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David Weiss & Point of Departure: Snuck Out

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A live date with one studio track, Snuck Out is the sequel to Snuck In, a recording of a first set trumpeter Weiss’ quintet laid down at the Jazz Standard in late March 2008. This is a document of that same night’s second set, and it features a quintet focused on dynamic tension rather than showboating.

Weiss, who provided key assistance to Freddie Hubbard during the trumpeter’s productive late career, has recorded tributes to Hub as well as to Booker Little and Lee Morgan, bop masters who peaked in the ’60s. Snuck Out, while it pays homage to that fertile decade, sounds more modern despite its ’60s grounding. It certainly is assertive, its launch pad Charles Tolliver’s “Revillot,” a track busy as a traffic jam. Guitarist Nir Felder, bassist Matt Clohesy and drummer Jamire Williams propel, J.D. Allen’s narrow tenor sax keeping everything on course. Eventually Weiss pops in, tone sharp, improvisation coiled. Williams’ cymbals keep the tune splashy.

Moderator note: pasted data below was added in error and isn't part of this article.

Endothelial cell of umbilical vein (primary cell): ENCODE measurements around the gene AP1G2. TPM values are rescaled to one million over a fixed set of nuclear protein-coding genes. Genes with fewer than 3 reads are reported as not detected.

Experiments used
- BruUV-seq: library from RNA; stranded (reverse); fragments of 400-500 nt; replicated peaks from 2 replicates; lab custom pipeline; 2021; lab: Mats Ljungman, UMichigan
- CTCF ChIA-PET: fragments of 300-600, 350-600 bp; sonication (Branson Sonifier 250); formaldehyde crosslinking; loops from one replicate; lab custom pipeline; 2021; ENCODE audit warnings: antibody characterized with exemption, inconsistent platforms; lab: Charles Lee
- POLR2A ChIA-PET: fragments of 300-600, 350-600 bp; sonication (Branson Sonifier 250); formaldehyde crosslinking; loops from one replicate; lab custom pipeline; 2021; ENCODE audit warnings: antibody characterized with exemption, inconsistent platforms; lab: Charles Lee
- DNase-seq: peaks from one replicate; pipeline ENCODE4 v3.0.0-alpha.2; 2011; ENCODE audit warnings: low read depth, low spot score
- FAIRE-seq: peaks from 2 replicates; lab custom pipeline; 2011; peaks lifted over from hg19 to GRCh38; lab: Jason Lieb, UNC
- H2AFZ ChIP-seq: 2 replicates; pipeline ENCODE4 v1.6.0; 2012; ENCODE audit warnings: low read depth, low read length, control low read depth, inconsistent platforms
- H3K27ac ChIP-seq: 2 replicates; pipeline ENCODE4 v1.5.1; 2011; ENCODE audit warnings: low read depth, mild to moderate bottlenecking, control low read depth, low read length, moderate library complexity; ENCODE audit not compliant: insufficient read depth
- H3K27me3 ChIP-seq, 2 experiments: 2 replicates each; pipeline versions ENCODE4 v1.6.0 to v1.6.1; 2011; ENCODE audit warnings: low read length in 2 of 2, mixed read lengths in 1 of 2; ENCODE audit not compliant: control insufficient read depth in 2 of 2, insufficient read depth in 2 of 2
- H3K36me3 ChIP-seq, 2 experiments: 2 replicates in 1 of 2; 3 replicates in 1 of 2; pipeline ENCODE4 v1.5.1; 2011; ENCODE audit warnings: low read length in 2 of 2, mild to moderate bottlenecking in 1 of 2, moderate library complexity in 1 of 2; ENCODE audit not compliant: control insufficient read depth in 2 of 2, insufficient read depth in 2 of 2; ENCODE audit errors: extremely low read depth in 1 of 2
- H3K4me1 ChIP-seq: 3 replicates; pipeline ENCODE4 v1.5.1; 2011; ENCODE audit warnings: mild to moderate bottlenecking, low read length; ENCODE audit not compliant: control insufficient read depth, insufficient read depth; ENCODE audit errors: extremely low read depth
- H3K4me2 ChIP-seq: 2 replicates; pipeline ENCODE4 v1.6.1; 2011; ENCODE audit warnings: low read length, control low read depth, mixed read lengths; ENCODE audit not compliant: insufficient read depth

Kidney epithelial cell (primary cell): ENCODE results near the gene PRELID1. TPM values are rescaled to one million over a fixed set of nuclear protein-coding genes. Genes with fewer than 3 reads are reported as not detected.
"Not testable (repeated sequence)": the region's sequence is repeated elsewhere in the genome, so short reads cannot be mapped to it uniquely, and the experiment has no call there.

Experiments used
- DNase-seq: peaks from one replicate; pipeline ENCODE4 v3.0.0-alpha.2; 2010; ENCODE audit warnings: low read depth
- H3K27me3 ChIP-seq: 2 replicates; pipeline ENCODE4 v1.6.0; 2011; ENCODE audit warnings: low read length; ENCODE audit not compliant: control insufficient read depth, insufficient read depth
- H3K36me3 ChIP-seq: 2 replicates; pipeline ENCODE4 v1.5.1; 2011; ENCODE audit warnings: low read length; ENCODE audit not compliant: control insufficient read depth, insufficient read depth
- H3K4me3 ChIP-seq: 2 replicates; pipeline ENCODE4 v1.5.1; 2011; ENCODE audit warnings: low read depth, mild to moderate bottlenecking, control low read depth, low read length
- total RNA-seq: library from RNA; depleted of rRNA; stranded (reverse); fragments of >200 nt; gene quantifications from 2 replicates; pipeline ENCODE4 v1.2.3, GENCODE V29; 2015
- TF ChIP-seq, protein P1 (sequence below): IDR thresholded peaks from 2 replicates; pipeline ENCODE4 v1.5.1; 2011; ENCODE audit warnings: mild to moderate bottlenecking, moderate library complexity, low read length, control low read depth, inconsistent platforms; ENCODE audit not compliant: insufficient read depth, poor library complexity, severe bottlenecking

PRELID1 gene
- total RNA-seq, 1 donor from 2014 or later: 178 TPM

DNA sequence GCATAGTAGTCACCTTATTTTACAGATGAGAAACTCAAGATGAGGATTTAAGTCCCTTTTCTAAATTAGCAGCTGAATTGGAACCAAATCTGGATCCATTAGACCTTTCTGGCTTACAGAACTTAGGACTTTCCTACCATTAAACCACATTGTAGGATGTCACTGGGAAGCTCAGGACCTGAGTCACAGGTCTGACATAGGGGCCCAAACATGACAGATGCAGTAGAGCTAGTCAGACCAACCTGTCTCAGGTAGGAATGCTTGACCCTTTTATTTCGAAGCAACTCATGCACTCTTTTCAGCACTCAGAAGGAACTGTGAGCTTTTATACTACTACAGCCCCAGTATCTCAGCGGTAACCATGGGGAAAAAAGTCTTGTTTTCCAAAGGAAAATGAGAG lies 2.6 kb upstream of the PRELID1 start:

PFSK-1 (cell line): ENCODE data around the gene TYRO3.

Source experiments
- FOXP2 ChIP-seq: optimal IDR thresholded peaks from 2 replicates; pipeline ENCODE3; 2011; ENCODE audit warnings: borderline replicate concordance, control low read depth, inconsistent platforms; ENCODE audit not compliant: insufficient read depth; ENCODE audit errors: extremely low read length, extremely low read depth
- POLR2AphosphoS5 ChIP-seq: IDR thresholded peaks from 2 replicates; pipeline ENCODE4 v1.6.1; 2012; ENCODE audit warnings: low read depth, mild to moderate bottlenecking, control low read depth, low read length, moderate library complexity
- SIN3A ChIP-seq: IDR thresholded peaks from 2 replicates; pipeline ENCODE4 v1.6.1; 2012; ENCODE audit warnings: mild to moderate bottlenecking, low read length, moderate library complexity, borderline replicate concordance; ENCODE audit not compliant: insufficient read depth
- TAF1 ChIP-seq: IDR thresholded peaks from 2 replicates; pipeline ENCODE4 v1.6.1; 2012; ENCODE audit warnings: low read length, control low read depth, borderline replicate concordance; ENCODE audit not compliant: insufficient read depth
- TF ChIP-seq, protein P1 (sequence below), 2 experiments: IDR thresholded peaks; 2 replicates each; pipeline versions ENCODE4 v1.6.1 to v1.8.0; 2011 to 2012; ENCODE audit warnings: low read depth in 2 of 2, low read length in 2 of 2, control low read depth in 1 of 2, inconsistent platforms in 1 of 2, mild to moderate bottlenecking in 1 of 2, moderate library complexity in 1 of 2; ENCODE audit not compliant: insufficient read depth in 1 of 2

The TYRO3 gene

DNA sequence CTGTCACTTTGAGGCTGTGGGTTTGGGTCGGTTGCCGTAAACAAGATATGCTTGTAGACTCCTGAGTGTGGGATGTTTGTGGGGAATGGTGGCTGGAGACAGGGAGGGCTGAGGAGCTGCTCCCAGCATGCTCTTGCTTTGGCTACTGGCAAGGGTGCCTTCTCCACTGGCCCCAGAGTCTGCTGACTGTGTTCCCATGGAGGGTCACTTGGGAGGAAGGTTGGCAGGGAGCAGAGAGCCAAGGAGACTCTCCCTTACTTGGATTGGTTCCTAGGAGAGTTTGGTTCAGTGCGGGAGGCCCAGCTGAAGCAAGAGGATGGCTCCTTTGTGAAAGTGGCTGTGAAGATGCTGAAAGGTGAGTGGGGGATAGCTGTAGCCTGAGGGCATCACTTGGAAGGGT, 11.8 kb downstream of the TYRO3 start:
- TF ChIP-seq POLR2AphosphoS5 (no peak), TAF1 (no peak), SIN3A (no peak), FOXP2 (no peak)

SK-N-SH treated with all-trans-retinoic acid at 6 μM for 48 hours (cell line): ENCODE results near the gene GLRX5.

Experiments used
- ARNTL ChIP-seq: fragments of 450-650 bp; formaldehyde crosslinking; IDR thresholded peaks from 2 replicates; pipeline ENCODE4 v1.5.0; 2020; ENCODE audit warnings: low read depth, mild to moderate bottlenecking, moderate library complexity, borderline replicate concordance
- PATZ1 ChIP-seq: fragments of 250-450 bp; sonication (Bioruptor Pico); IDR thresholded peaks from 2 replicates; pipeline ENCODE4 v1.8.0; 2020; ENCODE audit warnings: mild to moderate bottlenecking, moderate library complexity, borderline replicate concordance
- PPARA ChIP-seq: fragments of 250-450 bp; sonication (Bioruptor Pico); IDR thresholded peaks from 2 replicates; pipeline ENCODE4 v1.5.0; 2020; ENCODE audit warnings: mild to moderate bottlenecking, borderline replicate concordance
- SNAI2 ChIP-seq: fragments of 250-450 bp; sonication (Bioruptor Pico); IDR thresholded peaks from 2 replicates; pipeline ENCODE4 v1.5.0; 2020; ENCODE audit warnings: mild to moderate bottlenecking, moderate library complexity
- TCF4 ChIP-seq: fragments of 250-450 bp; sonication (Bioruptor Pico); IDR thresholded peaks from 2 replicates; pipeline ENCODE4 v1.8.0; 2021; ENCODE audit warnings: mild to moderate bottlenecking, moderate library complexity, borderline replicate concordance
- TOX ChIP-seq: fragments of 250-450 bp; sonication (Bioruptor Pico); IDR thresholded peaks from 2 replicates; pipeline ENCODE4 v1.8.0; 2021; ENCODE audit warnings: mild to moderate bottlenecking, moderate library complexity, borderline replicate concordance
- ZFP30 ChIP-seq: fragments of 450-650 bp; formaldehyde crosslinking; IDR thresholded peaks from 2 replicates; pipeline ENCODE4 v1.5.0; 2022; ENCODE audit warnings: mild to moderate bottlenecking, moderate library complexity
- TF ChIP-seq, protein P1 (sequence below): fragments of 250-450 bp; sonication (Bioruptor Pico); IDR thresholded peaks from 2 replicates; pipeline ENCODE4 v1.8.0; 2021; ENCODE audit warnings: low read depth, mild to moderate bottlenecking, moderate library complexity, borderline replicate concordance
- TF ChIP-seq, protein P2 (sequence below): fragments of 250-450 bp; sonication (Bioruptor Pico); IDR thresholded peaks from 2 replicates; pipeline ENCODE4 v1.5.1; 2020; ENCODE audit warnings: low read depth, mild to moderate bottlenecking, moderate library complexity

Detroit trumpeter Charles Moore contributed the forked, crepuscular “Gravity Point” and the quicksilver “Snuck In.” Like Wayne Shorter’s “Paraphernalia,” the lengthy heart of the album, the Moore tunes are metrically tricky, the rhythm section shifting sonic planes behind the soloists. Weiss seems content to be a leader rather than a star. His lines-elegant, purposeful, and implying-are anything but showy. Same goes for Felder, an original, angular guitar voice whose solo on “Gravity Point” is an architectural marvel paving the way for Weiss’ hottest foray.

Throughout, Snuck Out swings-even on the sole Weiss original, the leisurely, languid “Hidden Meanings.” It also suggests these early 2008 sets were visually enthralling; this music moves, conjuring jazzy images for the listener’s inner movie screen.

Originally Published